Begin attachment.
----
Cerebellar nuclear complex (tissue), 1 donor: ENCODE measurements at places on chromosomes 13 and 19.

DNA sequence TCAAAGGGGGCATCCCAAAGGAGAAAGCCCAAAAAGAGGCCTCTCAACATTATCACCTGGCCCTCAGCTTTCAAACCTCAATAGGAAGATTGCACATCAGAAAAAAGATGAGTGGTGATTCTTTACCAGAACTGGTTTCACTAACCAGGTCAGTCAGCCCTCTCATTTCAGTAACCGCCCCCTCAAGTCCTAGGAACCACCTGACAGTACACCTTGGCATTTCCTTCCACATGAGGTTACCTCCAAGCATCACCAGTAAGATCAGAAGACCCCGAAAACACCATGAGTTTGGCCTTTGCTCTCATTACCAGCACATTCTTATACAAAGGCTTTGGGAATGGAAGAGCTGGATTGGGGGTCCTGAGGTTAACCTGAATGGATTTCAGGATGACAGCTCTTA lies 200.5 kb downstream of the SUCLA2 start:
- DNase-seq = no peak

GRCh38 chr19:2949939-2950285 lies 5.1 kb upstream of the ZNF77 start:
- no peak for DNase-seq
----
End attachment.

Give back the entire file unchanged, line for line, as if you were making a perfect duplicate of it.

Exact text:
Cerebellar nuclear complex (tissue), 1 donor: ENCODE measurements at places on chromosomes 13 and 19.

DNA sequence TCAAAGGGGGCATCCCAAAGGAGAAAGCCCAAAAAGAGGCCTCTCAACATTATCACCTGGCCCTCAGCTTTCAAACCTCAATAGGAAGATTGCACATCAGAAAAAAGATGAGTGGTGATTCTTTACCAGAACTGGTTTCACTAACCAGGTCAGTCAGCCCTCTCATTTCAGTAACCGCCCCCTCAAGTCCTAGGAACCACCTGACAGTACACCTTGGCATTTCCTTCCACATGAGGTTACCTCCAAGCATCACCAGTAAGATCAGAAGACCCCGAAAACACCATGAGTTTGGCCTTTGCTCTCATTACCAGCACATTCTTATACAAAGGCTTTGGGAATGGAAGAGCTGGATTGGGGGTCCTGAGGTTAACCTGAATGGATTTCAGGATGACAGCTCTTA lies 200.5 kb downstream of the SUCLA2 start:
- DNase-seq = no peak

GRCh38 chr19:2949939-2950285 lies 5.1 kb upstream of the ZNF77 start:
- no peak for DNase-seq